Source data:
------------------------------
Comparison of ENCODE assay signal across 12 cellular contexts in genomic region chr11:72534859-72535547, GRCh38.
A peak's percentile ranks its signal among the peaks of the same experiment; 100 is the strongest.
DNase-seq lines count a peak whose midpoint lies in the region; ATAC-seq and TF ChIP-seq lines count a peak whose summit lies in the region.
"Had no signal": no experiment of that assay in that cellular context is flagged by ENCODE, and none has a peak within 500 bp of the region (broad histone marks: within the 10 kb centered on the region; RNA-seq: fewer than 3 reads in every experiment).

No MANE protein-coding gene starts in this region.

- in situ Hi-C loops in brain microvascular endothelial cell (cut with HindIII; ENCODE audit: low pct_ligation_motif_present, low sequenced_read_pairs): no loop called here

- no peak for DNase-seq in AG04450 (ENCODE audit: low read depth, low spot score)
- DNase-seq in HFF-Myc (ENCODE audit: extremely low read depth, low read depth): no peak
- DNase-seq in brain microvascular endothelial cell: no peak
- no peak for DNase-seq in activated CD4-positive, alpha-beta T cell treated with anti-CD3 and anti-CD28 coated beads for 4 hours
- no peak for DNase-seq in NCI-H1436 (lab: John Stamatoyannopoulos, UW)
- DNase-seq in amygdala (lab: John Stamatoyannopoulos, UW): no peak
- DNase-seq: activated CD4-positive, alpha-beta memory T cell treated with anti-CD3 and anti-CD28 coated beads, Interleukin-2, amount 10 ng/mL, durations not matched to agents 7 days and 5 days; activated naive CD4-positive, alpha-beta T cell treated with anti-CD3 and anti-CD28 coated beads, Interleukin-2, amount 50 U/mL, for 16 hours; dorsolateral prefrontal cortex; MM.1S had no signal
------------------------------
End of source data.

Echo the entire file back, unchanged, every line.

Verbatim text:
Comparison of ENCODE assay signal across 12 cellular contexts in genomic region chr11:72534859-72535547, GRCh38.
A peak's percentile ranks its signal among the peaks of the same experiment; 100 is the strongest.
DNase-seq lines count a peak whose midpoint lies in the region; ATAC-seq and TF ChIP-seq lines count a peak whose summit lies in the region.
"Had no signal": no experiment of that assay in that cellular context is flagged by ENCODE, and none has a peak within 500 bp of the region (broad histone marks: within the 10 kb centered on the region; RNA-seq: fewer than 3 reads in every experiment).

No MANE protein-coding gene starts in this region.

- in situ Hi-C loops in brain microvascular endothelial cell (cut with HindIII; ENCODE audit: low pct_ligation_motif_present, low sequenced_read_pairs): no loop called here

- no peak for DNase-seq in AG04450 (ENCODE audit: low read depth, low spot score)
- DNase-seq in HFF-Myc (ENCODE audit: extremely low read depth, low read depth): no peak
- DNase-seq in brain microvascular endothelial cell: no peak
- no peak for DNase-seq in activated CD4-positive, alpha-beta T cell treated with anti-CD3 and anti-CD28 coated beads for 4 hours
- no peak for DNase-seq in NCI-H1436 (lab: John Stamatoyannopoulos, UW)
- DNase-seq in amygdala (lab: John Stamatoyannopoulos, UW): no peak
- DNase-seq: activated CD4-positive, alpha-beta memory T cell treated with anti-CD3 and anti-CD28 coated beads, Interleukin-2, amount 10 ng/mL, durations not matched to agents 7 days and 5 days; activated naive CD4-positive, alpha-beta T cell treated with anti-CD3 and anti-CD28 coated beads, Interleukin-2, amount 50 U/mL, for 16 hours; dorsolateral prefrontal cortex; MM.1S had no signal